Here are the week's best releases from the pop-culture universe:

Culture Jamming
TV -- The Sopranos: Our favorite TV show of all time returns for its sixth and final season at 9 p.m. Sunday on HBO. The ramifications of last year's fallout (yeah, it's been so long, we kinda forgot what happened too) hit Tony as he contemplates the fractured relationship between the inflamed mob families. Things aren't so great with his other family either. He and Carmela are back together, but a sudden cash influx could bring out her inner gold-digger. She ain't messin' with no broke wiseguys.

TV -- Big Love: HBO's new water-cooler show (premiering at 10 p.m. Sunday) is about a polygamist (Bill Paxton, smarmy and charming) and his three wives (Jeanne Tripplehorn, Chloe Sevigny, and Ginnifer Goodwin). Big Love plays its protagonist as a thoroughly likable and normal guy, a business owner with seven kids and a house in the suburbs. The only thing that separates him from other TV dads is the fact that he's sleeping with three different women. We like to think of it as Everybody Loves R. Kelly.

BOOK -- Bone #3: Eyes of the Storm: Jeff Smith's genre-jumping and award-winning graphic novel series -- chronicling the adventures of a lovable white blob named Fone -- is back and in color. In the '90s, the original run of these Disneyesque stories was in black-and-white, mainly because of financial limitations. The nine-book saga approaches its mid-point here: A princess appears, dreams haunt the main characters, and Fone's lying pal, Phoney, declares himself a dragonslayer to a bunch of scared, witless townsfolk.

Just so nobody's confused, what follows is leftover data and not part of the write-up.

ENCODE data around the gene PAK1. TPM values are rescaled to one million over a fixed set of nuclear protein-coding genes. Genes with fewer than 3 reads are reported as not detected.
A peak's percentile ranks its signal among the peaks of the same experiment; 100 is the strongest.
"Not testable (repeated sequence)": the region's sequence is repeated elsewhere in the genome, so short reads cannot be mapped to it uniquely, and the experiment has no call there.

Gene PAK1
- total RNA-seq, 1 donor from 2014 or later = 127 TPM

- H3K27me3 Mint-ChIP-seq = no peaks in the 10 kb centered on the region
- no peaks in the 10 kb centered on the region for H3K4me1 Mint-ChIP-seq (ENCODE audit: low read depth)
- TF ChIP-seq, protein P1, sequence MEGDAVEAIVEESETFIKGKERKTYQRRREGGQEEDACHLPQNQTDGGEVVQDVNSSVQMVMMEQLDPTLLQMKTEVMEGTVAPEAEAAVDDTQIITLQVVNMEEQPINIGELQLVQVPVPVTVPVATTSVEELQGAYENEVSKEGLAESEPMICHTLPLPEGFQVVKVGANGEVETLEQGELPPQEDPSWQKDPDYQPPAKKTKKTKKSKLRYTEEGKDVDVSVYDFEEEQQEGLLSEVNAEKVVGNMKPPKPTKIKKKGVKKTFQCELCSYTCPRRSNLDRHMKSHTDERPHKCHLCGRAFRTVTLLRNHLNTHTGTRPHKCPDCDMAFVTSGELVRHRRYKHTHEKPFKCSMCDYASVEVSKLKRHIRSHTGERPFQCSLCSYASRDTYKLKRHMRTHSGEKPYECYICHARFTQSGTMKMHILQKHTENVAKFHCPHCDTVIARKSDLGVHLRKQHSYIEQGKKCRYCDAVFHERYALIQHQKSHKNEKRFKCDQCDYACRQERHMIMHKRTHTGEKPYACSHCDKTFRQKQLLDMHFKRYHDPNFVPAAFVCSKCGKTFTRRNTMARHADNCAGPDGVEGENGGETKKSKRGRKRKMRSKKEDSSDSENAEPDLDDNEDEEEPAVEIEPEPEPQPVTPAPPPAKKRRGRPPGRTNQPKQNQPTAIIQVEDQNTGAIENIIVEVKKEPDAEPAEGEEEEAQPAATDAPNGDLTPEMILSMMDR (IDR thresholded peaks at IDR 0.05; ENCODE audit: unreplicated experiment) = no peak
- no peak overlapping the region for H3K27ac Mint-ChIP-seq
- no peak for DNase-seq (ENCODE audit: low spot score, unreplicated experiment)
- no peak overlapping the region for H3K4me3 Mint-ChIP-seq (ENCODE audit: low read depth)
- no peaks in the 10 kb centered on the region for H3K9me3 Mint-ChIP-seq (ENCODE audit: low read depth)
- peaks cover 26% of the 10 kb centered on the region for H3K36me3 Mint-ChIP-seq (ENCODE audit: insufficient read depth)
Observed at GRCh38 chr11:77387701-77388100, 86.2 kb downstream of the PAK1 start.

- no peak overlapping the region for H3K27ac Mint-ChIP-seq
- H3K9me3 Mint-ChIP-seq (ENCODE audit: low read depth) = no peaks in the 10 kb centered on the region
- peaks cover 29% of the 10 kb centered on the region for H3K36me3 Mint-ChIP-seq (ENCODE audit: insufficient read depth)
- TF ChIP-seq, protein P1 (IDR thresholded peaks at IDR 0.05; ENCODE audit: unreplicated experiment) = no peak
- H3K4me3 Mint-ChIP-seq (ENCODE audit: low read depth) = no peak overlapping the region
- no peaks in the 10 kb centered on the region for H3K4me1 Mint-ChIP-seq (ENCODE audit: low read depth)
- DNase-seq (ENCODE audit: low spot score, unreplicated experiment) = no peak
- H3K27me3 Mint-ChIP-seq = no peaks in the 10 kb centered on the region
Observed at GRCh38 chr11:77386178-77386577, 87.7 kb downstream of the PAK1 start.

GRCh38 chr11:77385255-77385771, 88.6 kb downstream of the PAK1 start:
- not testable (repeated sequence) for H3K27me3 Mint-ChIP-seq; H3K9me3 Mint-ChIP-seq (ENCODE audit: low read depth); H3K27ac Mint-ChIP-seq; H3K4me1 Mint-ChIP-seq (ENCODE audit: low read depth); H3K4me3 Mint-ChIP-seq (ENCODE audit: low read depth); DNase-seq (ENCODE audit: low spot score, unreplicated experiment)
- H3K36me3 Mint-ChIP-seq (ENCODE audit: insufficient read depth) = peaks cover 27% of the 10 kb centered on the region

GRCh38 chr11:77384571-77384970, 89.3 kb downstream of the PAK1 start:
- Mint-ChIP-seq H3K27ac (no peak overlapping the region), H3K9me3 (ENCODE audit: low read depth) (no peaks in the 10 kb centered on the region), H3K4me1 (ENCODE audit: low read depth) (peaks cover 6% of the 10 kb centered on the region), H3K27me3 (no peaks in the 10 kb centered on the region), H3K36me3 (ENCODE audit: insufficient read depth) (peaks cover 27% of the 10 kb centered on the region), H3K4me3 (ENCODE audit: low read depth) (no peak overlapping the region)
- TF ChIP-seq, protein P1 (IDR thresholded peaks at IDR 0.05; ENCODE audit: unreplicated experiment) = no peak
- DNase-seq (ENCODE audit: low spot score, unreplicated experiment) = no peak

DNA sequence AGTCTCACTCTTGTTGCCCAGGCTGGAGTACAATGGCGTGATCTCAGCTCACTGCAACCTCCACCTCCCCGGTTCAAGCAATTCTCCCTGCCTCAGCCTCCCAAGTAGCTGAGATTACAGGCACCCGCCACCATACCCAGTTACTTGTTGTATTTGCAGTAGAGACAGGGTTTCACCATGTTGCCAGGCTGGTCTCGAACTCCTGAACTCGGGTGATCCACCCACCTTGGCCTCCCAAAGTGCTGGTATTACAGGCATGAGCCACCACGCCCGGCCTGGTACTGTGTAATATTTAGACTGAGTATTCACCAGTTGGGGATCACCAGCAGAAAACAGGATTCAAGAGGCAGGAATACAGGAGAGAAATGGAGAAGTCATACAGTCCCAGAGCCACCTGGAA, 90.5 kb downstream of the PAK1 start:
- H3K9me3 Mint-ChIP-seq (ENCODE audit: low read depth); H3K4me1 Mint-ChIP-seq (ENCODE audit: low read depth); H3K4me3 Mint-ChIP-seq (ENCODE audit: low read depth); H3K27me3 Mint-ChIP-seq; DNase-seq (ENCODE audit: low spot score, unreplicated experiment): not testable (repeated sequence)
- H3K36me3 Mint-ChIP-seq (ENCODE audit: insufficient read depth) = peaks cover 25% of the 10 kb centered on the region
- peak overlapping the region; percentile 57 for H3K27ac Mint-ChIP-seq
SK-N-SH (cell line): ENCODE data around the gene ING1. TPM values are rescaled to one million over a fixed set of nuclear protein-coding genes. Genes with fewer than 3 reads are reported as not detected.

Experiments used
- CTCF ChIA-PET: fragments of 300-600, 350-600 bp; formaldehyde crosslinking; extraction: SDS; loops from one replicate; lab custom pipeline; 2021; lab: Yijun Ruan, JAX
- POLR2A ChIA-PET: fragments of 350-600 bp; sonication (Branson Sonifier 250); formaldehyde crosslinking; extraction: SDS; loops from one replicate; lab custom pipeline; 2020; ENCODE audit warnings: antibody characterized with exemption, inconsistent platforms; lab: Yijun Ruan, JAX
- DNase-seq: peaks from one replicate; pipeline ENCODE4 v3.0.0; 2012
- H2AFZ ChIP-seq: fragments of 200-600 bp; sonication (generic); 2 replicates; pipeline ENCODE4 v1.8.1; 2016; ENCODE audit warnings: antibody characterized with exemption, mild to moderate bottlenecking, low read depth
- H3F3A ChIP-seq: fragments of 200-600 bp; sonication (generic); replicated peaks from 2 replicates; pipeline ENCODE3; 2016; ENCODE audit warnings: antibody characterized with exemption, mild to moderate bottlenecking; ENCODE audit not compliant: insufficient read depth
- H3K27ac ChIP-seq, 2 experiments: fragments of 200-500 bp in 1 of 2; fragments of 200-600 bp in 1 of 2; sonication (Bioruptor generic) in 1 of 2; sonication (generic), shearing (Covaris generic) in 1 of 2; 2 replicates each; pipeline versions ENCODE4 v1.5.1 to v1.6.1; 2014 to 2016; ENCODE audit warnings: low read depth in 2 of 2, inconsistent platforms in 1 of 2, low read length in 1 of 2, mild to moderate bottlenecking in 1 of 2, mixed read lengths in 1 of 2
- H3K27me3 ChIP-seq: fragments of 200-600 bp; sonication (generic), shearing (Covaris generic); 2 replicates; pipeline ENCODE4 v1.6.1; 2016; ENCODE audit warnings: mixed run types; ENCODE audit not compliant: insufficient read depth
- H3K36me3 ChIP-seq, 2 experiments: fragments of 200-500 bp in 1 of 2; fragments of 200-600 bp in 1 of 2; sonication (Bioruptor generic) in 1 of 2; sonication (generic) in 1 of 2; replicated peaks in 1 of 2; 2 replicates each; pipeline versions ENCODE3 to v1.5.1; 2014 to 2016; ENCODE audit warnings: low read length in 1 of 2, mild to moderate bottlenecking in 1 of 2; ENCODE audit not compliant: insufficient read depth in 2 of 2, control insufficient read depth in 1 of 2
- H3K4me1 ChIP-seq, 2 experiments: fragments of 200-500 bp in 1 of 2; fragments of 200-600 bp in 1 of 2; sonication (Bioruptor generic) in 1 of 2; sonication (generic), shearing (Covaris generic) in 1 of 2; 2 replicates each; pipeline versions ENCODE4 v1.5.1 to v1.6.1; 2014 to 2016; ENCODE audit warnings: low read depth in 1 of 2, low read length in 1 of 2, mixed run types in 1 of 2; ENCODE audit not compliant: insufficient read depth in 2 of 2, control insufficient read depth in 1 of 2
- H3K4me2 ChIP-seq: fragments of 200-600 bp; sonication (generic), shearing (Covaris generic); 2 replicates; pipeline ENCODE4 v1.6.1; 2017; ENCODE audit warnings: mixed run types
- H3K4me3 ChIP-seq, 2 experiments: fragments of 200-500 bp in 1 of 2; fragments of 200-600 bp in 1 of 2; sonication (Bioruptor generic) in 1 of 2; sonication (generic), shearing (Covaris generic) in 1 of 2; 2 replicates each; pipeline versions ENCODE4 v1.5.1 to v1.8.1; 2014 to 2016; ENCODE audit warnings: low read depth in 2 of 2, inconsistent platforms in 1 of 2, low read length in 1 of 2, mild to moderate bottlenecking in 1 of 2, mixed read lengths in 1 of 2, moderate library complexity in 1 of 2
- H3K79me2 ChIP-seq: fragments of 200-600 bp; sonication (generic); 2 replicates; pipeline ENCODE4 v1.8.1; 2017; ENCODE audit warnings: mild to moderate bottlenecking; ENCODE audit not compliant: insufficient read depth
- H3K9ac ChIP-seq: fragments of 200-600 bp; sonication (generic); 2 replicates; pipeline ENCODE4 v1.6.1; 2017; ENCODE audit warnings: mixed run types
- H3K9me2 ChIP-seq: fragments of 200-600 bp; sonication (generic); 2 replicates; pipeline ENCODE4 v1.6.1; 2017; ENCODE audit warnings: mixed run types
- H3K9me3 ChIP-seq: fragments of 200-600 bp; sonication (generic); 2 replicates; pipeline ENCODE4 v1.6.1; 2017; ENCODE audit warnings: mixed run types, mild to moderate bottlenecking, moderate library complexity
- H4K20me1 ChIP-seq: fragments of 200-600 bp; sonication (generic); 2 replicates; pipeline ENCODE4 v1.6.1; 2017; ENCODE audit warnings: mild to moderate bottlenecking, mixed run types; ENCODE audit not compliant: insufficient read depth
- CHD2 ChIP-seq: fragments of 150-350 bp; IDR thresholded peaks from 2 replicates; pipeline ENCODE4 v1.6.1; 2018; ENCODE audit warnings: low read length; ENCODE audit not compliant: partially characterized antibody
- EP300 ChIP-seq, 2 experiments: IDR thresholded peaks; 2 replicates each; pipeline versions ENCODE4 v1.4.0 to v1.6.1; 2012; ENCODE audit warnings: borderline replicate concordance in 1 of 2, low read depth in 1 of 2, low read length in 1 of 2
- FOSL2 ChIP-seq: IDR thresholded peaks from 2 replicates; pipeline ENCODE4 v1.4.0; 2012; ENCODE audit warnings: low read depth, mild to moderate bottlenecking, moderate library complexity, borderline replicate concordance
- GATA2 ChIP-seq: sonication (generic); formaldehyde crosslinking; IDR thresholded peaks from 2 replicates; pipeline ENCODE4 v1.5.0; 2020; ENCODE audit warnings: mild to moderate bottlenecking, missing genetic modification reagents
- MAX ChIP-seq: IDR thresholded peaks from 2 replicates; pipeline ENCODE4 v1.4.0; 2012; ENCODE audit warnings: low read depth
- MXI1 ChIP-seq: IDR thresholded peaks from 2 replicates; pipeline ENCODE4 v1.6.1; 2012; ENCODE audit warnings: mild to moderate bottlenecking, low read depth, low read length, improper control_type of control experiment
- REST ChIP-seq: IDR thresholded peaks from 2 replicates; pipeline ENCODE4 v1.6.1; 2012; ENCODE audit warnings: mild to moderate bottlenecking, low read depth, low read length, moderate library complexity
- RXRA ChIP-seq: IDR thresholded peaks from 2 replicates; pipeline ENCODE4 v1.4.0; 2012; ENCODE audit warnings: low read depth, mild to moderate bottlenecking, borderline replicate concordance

DVD -- A History of Violence: Last year's best movie looks even better on DVD, where small-town dread and simmering hostility take on a more intimate feel. Viggo Mortensen plays a diner owner who becomes an overnight hero after he blows away a pair of bumbling crooks. But the incident attracts the attention of some big-city mobsters, who come looking for a guy who looks an awful lot like him and threaten to reveal a dark secret from his past. Apparently, the Aragorn disguise fooled no one.

CD -- The Secret Life Of . . . : On their debut album, the Veronicas -- 20-year-old identical twin sisters from Australia -- stir up a mix of crunchy pop tunes sprinkled with the usual teen-angst issues. The hooks come fast and hard, as do the come-ons: "I wanna spend the night with you," they sing on breakout single "4ever." They're the best things to happen to twins since the Olsen girls turned 18.

CD -- Totally Country, Vol. 5: The Wal-Mart demographic's answer to the insanely popular Now! series gathers 17 of the biggest country hits from the past year or so. While we can do without Lonestar's schmaltz, Cowboy Troy's rapping goof, and Montgomery Gentry's redneck flag-waving, it's nice to have Gretchen Wilson's "Homewrecker" and Sara Evans' "Suds in the Bucket" in one place. And Miranda Lambert's "Kerosene," in which she torches an ex, is an instant country classic. Scorching!

COURTESY FLUSH, PLEASE -- Doom: Unrated Extended Edition: Love the videogame, but this big-screen movie (now out on DVD)? Not so much. The Rock leads a group of Marines/alien hors d'oeuvres, as they investigate an ominously quiet space station. It doesn't stay quiet for long. The action sequences have zip, but the muddled sci-fi jargon and blatantly disposable characters make it really hard to care. We can smell what the Rock is cooking, and it smells warmed-over.

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